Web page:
Kentucky Sugar Chest, ca. 1800
Appraised Value: $8,000 - $10,000
IMAGE: 1 of 2
Appraisal Video: (2:52)
GUEST: I've been told that this chest is from Fort Harrod, Harrodsburg, Kentucky, and was built by my great-grandfather-- seventh or eighth generation, I'm not exactly sure, and he was a furniture maker in Fort Harrod, and he was the husband of Ann Kennedy Poague, who was supposedly the first female settler in Kentucky. Kentucky achieved statehood in 1792.
APPRAISER: Would this have been slightly before or slightly after that period?
GUEST: I was told it was slightly before, but I... but I can't confirm that.
APPRAISER: There must have been family stories told about this, how it was used in the family?
GUEST: Yes. It was used as a sugar chest.
APPRAISER: As a sugar chest, yes.
GUEST: Yes, sir.
APPRAISER: And, Alex, let's open it up to just take a look at the interior of this piece. What you notice here are three compartments, and the one thing we've discovered from inventories of households is that in general, these three sections would hold white cone sugar, brown granulated sugar and then unroasted coffee.
APPRAISER: And these were three of the most expensive condiments in the American home at that time. We forget, with sugar everywhere today, how difficult it was to come by, and that's the reason that we have locks on all of the drawers. One of the responsibilities of women in that period was to keep the keys to these kind of locked areas in a key basket or on her chatelaine. Do you know what the wood is in this...
GUEST: I believe it's cherry.
APPRAISER: Cherry. And the secondary wood is tulip poplar, which is to be expected in this region. There are a couple of things that are interesting in looking in this piece. One is, you see these shadows here?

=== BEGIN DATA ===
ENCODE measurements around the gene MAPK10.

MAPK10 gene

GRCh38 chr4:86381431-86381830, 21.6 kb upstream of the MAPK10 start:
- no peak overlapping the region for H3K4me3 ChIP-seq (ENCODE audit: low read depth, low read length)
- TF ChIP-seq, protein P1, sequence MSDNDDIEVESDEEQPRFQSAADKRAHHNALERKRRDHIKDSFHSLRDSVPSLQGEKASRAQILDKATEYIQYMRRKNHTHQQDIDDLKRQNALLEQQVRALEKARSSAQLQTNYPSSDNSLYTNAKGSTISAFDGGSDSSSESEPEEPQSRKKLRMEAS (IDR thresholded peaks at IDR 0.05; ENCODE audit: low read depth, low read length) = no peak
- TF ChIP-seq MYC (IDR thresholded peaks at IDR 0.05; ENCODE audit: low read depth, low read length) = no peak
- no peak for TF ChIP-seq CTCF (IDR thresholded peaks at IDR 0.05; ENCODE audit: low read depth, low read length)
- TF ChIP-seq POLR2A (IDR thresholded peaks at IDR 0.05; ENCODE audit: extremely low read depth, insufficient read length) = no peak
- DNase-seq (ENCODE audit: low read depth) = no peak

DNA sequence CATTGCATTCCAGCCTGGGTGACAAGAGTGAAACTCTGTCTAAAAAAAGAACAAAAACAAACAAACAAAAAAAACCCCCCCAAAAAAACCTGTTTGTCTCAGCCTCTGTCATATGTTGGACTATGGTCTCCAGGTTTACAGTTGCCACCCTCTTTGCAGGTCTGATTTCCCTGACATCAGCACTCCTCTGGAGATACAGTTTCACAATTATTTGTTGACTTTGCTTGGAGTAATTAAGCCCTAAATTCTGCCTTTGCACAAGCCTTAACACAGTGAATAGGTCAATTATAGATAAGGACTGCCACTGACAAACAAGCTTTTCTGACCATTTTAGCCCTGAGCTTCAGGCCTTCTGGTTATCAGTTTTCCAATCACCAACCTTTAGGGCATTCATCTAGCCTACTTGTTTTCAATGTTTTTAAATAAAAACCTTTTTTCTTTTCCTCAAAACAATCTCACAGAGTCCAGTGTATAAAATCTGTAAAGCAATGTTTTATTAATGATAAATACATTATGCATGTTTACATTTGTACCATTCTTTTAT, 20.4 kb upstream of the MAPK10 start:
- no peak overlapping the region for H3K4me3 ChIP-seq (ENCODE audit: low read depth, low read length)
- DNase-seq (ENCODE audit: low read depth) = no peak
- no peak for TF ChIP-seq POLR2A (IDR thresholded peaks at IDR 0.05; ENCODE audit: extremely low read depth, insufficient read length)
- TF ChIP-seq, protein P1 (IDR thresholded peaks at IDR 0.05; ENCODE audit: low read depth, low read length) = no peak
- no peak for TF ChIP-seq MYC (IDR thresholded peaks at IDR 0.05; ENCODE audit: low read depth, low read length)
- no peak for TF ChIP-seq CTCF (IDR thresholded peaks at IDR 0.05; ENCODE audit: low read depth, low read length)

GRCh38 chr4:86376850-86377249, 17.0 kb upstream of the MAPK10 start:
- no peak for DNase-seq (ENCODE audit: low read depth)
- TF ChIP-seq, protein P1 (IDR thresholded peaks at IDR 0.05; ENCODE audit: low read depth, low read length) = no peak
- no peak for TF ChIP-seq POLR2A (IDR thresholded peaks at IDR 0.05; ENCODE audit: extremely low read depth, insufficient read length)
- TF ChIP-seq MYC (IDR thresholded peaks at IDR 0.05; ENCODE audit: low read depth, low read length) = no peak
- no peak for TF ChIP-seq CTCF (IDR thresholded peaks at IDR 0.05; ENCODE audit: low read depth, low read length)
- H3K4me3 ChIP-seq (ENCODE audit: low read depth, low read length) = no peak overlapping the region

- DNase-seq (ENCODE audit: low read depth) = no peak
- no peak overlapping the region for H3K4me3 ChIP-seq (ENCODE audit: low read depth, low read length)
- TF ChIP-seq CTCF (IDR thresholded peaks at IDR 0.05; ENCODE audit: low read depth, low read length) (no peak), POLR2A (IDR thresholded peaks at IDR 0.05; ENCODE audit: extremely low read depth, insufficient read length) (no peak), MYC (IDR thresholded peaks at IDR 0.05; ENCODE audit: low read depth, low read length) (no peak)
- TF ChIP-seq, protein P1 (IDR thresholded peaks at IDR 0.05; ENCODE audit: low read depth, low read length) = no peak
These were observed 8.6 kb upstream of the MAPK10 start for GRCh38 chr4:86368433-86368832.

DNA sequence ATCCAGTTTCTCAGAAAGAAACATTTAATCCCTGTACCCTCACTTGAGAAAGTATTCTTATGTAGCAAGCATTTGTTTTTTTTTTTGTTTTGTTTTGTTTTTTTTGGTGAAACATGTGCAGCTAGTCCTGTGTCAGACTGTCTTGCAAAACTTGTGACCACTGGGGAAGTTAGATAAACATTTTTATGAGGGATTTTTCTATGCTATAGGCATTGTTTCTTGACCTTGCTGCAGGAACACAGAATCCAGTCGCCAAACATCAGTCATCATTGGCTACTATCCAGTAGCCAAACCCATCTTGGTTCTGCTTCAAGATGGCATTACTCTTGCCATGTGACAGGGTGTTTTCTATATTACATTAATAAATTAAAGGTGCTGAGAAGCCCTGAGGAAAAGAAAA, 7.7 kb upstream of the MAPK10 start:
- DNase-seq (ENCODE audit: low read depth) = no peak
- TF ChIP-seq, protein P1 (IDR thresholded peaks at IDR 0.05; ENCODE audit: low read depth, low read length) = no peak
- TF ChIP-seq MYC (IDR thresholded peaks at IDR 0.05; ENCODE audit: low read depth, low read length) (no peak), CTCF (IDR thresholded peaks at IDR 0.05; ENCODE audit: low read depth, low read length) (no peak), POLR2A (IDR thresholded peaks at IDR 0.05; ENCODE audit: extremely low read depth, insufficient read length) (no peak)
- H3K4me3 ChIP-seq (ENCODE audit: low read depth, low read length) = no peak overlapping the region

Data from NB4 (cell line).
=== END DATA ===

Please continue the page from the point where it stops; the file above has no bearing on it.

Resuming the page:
APPRAISER: Those were where the wrought iron hinges held, and on that side, as you can tell, it ripped out part of the backing. Another thing that's interesting about this piece is that at either end are what we call battens. This is strips of wood attached at each end to keep the top from warping.
APPRAISER: A piece of wood that big will warp and split and as you can tell, there is one split in the piece. One of the things that's interesting about this piece, I think, is its large size and its construction. You notice it has tapered legs. Some have rounded legs, but the tapered leg is a much more Hepplewhite element. I would tend to think that this is possibly after statehood.
APPRAISER: Because the Hepplewhite leg does not come in until the 1780s.
APPRAISER: And by the time it reached here, it was probably a generation or two later. I've talked to some of my colleagues, and it's our general opinion that a conservative retail estimate would be about $8,000 to $10,000.
APPRAISER: Because there is a great interest in this Southern furniture today. Research has been done on Southern furniture only recently. Great piece of furniture. Thank you for sharing it with us today.
GUEST: Thank you very much.
APPRAISER: Thank you.
This website is produced for PBS Online by WGBH Boston. ©1997-2014 WGBH Educational Foundation.
ANTIQUES ROADSHOW is a trademark of the BBC and is produced for PBS by WGBH under license from BBC Worldwide.
WGBH and PBS are not responsible for the content of websites linked to or from ANTIQUES ROADSHOW Online.
PBS is a 501(c)(3) not-for-profit organization.